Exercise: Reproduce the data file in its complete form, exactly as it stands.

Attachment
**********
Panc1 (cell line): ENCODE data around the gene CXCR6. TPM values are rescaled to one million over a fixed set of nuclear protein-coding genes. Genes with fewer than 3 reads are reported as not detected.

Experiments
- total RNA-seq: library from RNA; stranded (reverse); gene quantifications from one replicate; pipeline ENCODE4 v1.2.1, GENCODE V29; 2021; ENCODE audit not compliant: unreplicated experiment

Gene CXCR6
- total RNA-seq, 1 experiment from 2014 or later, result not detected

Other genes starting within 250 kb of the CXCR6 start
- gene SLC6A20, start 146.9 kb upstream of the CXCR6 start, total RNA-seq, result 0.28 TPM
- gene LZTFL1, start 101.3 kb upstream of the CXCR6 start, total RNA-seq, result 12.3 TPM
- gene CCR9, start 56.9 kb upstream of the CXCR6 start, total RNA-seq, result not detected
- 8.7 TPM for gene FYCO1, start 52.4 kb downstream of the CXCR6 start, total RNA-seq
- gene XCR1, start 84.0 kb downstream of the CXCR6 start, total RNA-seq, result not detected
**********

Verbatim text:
Panc1 (cell line): ENCODE data around the gene CXCR6. TPM values are rescaled to one million over a fixed set of nuclear protein-coding genes. Genes with fewer than 3 reads are reported as not detected.

Experiments
- total RNA-seq: library from RNA; stranded (reverse); gene quantifications from one replicate; pipeline ENCODE4 v1.2.1, GENCODE V29; 2021; ENCODE audit not compliant: unreplicated experiment

Gene CXCR6
- total RNA-seq, 1 experiment from 2014 or later, result not detected

Other genes starting within 250 kb of the CXCR6 start
- gene SLC6A20, start 146.9 kb upstream of the CXCR6 start, total RNA-seq, result 0.28 TPM
- gene LZTFL1, start 101.3 kb upstream of the CXCR6 start, total RNA-seq, result 12.3 TPM
- gene CCR9, start 56.9 kb upstream of the CXCR6 start, total RNA-seq, result not detected
- 8.7 TPM for gene FYCO1, start 52.4 kb downstream of the CXCR6 start, total RNA-seq
- gene XCR1, start 84.0 kb downstream of the CXCR6 start, total RNA-seq, result not detected